Training, methodology, and not dying in a ball of twisted metal

Here at ShadowDragon, since 2008 we have been building world class OSINT tools and cyber security products.  From SocialNet to OIMonitor to Malnet, we’ve put together solutions for solving problems, speeding up investigations, and opening the mind of an investigator to ask new, more relevant questions.  Despite having very robust, powerful tools over the years, we discovered a sort of gap that existed in our unique toolbox.

Let’s take a detour and compare a couple of world class products we can consider for a solid race around the track: the Porsche 911 GT2 RS vs. the Honda Accord LX.

The Accord:

HP: 192

0-60 MPH: 7.6 Seconds

60-0 Braking: 135 Feet


The 911:

HP: 690

0-60 MPH: 2.7 Seconds

60-0 Braking: 100 Feet


On paper, we have a very obvious winner here.  Both of these machines have had 1000s of hours of engineering put into them, but for racing around a track, the Porsche is pretty clearly at a huge advantage.  What gives it that advantage is all based on the guts of the machine. What about the driver?

Let’s picture a scenario: We are going to pit these two cars against each other in a race on a racetrack.  We have 2 drivers, a typical 17-year-old driver and a 20-year veteran of professional racing.  Let’s put the younger driver in the 911 and the race car driver in the Accord. Who do you think will win?  Why?

It’s probably a good bet that the Honda will cross the finish line first and hopefully that beautiful Porsche and its youthful driver makes it there in one piece.  The big difference between these two drivers is all about training and experience. It has very little to do with these two impressive pieces of technology.

How does this apply to our ShadowDragon toolset and the “gap” I spoke of earlier?  We identified a clear issue: our drivers need world class training to use world class products.  You might sit there and say, “But that means the product isn’t intuitive.” While all products can get more intuitive and improve basically endlessly, the issue we are talking about in training is methodology vs. buttonology.  As an investigator, the buttons to go fast are right there in front of you; you just need to identify what to do with them on the track.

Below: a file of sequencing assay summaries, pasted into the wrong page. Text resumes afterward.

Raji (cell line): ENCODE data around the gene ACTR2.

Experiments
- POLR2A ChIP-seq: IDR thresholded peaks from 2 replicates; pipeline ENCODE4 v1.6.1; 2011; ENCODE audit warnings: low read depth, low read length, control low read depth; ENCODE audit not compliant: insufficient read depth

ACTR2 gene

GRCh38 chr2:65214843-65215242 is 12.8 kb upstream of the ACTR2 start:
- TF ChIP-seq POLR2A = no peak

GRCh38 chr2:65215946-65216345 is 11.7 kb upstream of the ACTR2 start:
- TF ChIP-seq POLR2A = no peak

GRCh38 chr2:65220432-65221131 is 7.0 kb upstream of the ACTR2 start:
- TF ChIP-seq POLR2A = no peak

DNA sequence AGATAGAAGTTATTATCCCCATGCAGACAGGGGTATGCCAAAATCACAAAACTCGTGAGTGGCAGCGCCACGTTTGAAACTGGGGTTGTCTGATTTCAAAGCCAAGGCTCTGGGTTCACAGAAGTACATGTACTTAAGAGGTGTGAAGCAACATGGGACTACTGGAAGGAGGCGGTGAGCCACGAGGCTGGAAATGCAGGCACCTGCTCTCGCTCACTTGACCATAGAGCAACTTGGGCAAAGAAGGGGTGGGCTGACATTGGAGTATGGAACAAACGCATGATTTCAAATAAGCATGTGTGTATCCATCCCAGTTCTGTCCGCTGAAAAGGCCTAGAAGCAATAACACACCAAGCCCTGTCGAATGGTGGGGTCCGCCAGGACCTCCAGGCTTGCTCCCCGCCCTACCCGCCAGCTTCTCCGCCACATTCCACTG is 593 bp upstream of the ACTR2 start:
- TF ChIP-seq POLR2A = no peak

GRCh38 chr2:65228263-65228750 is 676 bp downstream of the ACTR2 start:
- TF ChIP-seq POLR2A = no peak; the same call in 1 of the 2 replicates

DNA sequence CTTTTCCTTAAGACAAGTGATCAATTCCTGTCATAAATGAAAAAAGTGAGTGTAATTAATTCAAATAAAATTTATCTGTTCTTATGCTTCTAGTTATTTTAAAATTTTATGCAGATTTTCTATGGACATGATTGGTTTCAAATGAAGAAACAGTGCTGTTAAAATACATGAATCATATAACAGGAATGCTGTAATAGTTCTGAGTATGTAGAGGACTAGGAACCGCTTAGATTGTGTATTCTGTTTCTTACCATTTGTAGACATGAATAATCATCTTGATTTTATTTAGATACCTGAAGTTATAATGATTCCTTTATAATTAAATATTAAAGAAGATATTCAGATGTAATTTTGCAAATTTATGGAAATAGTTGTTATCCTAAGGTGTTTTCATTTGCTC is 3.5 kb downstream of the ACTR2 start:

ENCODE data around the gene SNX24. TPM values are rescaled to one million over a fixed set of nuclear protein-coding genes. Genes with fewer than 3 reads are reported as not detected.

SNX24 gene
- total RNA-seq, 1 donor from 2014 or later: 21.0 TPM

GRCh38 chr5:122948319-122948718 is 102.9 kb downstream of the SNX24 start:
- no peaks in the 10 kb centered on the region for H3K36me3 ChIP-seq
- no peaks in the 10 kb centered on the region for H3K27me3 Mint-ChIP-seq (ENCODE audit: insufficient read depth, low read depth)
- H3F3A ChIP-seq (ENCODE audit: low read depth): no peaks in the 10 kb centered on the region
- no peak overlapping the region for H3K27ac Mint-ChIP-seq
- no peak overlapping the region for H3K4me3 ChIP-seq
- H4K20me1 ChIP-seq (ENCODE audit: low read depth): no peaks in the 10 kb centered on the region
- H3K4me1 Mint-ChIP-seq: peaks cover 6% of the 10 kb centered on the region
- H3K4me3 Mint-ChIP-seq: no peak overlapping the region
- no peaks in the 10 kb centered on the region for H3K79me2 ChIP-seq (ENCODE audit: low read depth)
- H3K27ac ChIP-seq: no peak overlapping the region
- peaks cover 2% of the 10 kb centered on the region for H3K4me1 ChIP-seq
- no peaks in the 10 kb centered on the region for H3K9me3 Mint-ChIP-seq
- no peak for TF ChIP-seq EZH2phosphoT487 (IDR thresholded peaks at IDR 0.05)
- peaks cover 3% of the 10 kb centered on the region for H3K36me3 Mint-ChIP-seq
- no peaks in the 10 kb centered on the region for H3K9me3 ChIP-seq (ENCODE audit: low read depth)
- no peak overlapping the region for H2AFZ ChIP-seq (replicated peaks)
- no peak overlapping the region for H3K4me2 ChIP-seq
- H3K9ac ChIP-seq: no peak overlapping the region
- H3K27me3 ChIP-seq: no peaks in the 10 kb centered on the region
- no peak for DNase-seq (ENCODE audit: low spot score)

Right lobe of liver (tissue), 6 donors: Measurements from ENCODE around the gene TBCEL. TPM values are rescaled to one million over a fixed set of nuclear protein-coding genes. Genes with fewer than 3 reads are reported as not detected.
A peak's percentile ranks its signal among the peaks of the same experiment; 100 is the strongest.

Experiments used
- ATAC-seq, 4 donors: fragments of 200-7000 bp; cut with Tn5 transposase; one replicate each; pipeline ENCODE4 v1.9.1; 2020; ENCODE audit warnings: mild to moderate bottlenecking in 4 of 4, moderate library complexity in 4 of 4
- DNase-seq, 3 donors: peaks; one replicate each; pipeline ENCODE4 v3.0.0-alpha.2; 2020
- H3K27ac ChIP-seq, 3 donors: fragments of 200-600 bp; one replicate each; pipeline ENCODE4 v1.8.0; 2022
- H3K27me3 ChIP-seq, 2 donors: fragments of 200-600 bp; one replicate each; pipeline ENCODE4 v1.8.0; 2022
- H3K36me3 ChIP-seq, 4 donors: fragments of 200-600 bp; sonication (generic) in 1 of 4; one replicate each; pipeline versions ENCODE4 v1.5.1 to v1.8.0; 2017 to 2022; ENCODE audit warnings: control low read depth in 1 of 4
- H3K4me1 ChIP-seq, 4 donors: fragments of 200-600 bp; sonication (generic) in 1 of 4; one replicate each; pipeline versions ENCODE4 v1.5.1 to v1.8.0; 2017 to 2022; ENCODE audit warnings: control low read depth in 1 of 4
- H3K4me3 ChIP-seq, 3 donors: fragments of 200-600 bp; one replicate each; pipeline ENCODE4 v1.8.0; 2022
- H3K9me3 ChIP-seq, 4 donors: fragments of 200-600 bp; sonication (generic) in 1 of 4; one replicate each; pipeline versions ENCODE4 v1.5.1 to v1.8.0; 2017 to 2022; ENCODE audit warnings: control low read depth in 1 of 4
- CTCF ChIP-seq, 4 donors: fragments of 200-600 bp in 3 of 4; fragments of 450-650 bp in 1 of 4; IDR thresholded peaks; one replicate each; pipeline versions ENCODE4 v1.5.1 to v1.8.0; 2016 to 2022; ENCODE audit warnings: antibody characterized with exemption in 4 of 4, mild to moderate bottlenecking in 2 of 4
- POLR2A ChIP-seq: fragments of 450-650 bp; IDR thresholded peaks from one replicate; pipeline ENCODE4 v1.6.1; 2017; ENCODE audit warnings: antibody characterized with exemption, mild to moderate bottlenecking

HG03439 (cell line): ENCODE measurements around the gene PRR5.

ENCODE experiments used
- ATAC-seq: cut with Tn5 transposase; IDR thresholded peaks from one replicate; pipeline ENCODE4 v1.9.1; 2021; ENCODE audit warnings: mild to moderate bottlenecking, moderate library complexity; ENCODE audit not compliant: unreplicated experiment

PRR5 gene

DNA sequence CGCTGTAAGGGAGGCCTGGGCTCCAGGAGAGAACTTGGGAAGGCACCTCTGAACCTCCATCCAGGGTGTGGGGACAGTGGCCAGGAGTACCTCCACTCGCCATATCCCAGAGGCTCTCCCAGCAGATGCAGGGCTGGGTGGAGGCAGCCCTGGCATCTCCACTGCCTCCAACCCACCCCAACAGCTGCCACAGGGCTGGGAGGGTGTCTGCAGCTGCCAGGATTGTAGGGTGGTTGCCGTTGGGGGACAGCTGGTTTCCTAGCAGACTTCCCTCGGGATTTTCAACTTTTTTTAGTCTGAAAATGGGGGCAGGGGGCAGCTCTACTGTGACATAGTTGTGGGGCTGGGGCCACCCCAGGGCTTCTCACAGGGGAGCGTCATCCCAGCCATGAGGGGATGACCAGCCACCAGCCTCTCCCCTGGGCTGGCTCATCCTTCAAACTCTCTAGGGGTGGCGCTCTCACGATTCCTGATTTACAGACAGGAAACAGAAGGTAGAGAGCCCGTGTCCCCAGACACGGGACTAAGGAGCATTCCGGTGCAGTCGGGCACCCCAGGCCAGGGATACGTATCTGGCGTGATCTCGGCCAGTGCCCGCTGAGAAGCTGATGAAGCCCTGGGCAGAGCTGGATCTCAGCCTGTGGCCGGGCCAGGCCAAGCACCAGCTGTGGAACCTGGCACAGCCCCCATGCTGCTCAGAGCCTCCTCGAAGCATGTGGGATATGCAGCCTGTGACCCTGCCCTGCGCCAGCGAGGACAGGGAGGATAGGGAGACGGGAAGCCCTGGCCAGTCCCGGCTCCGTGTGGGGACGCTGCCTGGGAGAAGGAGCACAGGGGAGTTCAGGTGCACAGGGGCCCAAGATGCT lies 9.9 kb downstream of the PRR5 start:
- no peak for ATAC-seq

At ShadowDragon, we offer a variety of training programs and all of them stem from this ideology.  The products aren’t very hard to use, it’s the process and discipline involved that are the most challenging. We start all training with the very basics of what make an investigation great: the fundamentals of collection, how to organize those entities into a useful map, how to “eat an elephant,” how to create clear mental maps, what questions to ask when things get tough, and most importantly of all, a repeatable robust process to get you winning all the time.

We know the tools are great.  We also are humbled and know how amazing the teams that utilize our products to crush evil, stop fraud, or nab a human trafficker can be.  However, we can clearly see what makes a great investigator even greater is this discipline in training.

Our OSINT training starts with mapping.  We go over the intricacies of identifying what should be mapped, why it should be mapped, and the ideas behind documenting this large glut of information.  Next, we focus on adaptation to these maps we have built. What more can we get to build out a better map? How can we do that? Where should we go with each new set of data?  Then comes my favorite part: Attacking. What vectors can we use? What vectors are we overlooking? What are the target’s weaknesses?

All the while, we are challenging our classes with assignments specifically meant to create those crashing the Porsche off the road moments.  By the time we are done with our classes, we don’t have a team of investigators knowing which buttons are best to click, but instead a group of trained investigators that can identify what that OSINT track looks like and how to get around the thing super fast and consistently.

Happy Hunting.

Elliott Anderson

Elliott Anderson

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